The Business Year

Pedro Collier

MEXICO - Industry

1,700 patents worldwide

Operations Director, Embraco North America


Pedro Collier joined Embraco in 2013, where he previously served as Human Resources Senior Manager and Project Director. He holds an MBA from Getulio Vargas Foundation in Brazil.

“Today, we have 1,300 people in Mexico unit, in addition to the sales office and warehousing in Atlanta.“

What is the relevance of Embraco’s presence in Mexico in reference to its global strategy?

The North American market is extremely important for us in terms of global strategy, not only because of its size but also because of the number of customers we have here. Having a facility here is not just for the supply chain; we rely on our staff in both Mexico and the US to improve the partnership and relationship with our customers. This team of professionals from customer service and technical support is dedicated to provide the best products and solutions.

How successful has your decision to move here in 2011 been?

The decision has proven to be extremely successful. Over the past five to six years, we have increased our relevance here significantly and not only in terms of productivity or product portfolio. Today, we have 1,300 people in Mexico unit, in addition to the sales office and warehousing in Atlanta. It has been a major driver for us here in North America and we continue to focus on finding different ways to deliver value to our customers and improve our operations globally.

Do you see any opportunities for expanding your facilities and manufacturing facilities in Mexico in the short or medium term?

Over the past few years, we sought to continue to improve the business and look for opportunities to increase our portfolio of cooling solutions. Now, we are on an important journey for our operations that is the implementation of a methodology called world-class manufacturing (WCM). This is a methodology that started to be implemented at Embraco in Brazil and has spread to all our plants around the world. In Mexico, it started in 2015. It is a structured, rigorous and integrated methodology for continuous improvement of operations, and not just for productivity. It impacts the mindset of the organization. One of the big changes in terms of mindset is to believe that “zero is possible:” zero accidents, zero defect, zero waste, and zero breakdowns. This drives the environment of operations, dynamics, and management, and the way it is structured to truly incredible high-level self-efficiency. It goes back to the way that we engage and train our team and select the different project teams. It is an interesting framework that we have been applying to all our plants step by step. It is a long journey and we have just started.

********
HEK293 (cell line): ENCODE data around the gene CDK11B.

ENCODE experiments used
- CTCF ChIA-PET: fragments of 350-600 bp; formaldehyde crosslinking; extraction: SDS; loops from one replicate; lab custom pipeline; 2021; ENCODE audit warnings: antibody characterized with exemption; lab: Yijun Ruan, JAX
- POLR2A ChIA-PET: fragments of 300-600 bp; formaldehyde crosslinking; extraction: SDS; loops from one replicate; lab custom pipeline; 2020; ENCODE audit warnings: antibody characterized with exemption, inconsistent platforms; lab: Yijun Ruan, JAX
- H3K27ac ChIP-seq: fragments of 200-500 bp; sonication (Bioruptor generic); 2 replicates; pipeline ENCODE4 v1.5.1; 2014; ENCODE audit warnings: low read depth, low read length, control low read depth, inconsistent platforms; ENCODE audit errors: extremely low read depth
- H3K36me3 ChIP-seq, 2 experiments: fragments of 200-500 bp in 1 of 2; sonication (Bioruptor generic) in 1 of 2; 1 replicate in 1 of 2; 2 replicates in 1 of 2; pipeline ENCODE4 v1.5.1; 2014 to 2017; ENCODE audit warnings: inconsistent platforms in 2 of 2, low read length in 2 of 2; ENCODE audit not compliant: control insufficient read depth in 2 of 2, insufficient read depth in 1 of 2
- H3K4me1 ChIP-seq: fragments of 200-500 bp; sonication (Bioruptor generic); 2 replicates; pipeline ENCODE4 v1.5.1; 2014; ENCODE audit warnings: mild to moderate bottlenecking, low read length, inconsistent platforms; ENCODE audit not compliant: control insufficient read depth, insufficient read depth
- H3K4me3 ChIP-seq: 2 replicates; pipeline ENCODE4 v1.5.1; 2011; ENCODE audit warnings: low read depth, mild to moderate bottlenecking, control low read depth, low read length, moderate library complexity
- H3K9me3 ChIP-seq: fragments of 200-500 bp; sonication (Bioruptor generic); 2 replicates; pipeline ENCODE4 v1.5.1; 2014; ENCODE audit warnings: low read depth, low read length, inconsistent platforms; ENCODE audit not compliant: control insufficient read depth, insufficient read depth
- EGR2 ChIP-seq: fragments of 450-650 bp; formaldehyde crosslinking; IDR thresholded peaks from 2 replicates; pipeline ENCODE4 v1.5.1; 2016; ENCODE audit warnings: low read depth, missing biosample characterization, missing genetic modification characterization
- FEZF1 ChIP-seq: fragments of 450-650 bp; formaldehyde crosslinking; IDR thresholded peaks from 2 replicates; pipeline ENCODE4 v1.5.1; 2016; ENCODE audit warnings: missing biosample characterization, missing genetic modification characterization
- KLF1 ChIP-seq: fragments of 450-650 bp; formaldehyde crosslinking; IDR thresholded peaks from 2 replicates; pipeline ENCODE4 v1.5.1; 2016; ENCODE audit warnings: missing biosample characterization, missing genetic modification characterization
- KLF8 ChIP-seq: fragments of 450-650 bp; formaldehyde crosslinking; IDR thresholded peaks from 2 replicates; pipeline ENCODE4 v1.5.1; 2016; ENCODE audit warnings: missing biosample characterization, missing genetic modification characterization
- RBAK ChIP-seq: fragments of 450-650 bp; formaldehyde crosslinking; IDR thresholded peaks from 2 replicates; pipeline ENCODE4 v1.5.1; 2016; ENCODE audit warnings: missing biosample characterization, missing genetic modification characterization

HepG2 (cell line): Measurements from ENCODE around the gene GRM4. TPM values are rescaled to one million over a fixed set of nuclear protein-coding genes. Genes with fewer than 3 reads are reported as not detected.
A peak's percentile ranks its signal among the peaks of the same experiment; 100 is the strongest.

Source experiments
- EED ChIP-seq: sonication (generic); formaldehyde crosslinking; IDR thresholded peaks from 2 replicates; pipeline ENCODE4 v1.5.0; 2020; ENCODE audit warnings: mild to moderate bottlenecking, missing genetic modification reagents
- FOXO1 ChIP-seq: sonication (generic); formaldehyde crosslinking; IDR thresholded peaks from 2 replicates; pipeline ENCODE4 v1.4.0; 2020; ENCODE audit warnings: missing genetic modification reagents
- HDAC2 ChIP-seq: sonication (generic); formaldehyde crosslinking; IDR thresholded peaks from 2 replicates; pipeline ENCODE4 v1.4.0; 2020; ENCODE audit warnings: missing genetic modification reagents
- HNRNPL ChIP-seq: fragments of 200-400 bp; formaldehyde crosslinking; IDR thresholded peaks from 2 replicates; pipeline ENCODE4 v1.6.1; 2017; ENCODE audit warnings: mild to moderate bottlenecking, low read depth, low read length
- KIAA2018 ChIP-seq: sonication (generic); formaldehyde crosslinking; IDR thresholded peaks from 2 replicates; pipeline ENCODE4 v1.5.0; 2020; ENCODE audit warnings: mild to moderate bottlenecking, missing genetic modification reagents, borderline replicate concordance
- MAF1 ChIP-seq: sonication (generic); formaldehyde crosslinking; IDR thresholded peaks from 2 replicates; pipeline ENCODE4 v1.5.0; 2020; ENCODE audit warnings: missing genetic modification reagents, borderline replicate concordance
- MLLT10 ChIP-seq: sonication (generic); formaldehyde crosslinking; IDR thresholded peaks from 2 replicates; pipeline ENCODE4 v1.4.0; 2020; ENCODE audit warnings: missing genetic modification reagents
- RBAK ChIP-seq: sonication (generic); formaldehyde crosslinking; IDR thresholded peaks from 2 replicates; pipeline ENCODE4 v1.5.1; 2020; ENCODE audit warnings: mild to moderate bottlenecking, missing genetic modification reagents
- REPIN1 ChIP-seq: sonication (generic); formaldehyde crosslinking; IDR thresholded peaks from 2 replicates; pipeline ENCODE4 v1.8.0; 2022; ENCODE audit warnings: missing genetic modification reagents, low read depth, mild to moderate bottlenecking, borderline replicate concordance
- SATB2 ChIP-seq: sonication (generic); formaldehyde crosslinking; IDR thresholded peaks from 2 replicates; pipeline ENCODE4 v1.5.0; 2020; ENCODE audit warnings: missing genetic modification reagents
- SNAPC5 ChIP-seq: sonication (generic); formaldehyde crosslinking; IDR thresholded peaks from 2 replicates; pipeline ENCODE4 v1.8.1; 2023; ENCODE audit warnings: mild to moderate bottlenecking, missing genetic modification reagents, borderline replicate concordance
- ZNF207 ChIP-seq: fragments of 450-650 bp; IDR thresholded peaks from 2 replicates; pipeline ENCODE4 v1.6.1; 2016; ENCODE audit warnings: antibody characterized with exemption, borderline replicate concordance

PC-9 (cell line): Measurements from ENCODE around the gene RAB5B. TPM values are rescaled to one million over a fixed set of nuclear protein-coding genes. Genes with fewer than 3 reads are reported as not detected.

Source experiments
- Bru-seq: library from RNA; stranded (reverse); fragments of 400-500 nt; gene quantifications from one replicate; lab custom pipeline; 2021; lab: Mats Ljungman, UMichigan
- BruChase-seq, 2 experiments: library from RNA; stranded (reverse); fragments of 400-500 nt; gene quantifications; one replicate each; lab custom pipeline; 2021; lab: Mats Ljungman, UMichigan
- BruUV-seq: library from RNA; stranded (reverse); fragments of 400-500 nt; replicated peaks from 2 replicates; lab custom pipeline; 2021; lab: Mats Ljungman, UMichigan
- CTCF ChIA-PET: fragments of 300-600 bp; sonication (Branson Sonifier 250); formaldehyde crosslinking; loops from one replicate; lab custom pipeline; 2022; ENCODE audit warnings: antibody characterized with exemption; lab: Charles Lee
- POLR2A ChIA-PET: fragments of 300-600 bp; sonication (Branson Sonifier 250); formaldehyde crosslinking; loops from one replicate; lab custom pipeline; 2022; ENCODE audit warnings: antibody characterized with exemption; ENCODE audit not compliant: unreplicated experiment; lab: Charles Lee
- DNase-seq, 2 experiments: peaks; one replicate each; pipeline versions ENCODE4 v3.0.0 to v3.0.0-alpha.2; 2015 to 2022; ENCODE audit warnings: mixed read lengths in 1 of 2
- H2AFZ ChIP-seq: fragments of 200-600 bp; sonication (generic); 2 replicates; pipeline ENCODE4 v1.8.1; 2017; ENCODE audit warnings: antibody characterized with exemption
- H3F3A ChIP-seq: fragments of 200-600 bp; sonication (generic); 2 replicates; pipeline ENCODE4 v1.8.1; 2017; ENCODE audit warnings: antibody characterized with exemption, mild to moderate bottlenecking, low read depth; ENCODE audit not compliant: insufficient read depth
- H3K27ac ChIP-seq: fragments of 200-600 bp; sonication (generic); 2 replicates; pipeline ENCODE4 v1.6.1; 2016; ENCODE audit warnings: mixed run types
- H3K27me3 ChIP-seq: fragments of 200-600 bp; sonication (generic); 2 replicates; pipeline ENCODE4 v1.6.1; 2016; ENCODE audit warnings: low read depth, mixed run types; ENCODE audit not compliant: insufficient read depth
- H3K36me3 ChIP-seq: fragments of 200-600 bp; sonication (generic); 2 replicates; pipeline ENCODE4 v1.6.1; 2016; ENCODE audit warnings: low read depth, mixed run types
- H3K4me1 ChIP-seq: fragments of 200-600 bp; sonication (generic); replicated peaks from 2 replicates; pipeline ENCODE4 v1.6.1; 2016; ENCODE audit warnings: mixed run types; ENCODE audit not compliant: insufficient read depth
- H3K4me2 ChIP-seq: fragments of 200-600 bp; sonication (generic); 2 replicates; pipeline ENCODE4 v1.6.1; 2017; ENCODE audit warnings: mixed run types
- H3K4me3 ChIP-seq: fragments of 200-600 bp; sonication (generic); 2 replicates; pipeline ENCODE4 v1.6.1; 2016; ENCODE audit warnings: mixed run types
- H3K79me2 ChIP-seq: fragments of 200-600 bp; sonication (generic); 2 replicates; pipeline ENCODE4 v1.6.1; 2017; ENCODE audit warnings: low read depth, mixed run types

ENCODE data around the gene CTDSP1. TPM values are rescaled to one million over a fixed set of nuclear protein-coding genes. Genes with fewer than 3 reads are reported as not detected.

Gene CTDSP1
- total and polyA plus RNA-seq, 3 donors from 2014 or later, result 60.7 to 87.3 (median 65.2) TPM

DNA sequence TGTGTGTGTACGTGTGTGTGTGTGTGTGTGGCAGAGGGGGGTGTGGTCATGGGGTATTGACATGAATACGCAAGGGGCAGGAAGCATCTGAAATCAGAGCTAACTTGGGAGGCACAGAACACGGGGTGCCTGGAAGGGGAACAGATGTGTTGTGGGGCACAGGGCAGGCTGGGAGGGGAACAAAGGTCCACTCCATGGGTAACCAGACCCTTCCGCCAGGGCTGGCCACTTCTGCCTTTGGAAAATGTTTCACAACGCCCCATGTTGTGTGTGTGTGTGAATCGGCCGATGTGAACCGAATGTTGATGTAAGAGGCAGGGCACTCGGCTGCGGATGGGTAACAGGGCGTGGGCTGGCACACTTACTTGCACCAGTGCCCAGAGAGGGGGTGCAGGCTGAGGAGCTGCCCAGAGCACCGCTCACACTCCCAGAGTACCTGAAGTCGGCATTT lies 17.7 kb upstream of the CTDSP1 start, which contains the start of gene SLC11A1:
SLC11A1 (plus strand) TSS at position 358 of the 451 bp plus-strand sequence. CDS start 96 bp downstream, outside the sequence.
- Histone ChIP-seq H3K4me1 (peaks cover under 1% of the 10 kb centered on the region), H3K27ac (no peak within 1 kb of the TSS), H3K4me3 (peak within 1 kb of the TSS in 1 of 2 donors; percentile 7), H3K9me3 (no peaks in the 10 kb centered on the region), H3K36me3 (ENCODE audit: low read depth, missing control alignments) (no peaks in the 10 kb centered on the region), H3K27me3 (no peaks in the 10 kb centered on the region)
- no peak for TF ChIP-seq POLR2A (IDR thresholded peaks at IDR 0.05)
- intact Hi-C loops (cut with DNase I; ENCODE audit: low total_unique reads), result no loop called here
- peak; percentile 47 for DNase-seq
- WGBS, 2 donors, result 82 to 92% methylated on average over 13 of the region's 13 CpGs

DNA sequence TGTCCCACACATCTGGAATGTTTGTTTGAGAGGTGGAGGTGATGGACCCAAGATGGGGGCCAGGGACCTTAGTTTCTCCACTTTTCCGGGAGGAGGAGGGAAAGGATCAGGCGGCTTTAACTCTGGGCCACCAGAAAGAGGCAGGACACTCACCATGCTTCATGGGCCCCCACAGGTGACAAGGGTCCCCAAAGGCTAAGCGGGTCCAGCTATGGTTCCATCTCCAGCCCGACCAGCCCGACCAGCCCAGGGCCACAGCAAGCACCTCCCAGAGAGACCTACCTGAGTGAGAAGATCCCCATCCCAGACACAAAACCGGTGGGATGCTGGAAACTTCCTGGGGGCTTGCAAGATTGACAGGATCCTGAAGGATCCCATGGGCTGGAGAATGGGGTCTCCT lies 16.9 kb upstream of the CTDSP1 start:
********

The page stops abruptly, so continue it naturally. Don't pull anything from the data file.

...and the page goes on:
What are the pillars of Embraco’s innovation strategy?

Innovation is part of everything we do and it starts with the company’s mission to provide innovative solutions to improve the quality of life. We focus on two things: innovation and sustainability. On the innovation side, we invest 3-4% of our revenues in R&D. Today, globally we have almost 600 people who are dedicated to research technology and innovation. From those, 120 are in partnership with universities around the world. We have 47 labs around the world for research and development. It is about innovation focusing on delivering business results and we have seen the results. At last count, we had 1,700 patents granted worldwide, and almost 60% of revenues in the past five years came from products launched within the same period.

How are your products more in line with the industry’s environmental concerns?

Sustainability for Embraco is not just about the product; we approach sustainability as part of the value chain. We also have two other strategies on our sustainability approach. One is related to our employees and our people. We connect it to values in diversity and our impact on local communities. The other one is related to the supply chain; we try to engage with our suppliers, setting the highest standards to minimize the overall impact. On this supply chain, we have a circular economy approach. We collect the home appliance used by our customers and recycle and upcycle them. We increase the value of the raw material or end product and sell it back to partners or other industries that use this material. This has more value than the usual process of tearing a product apart. In three years, we have recycled 20,000 tons.

What are your short-term goals in 2018, and what is your strategy to reach them?

The short-term goal is to continue to drive the WCM in operations. As an industry, we have goals in terms of increasing productivity and improving all dimensions of the business. In the short term, our goal is to work on overall operations, not only on the productivity side but also the manufacturing side and the entire process of operations. On the innovation side, we work on partnering with customers to provide short-term solutions on core development programs to tailor products to their needs. In parallel to the process, we want to create the technology for the future. It is an exercise of addressing the urgent needs of our customers by keeping in mind what the future will be and how we can continue to innovate and provide solutions.



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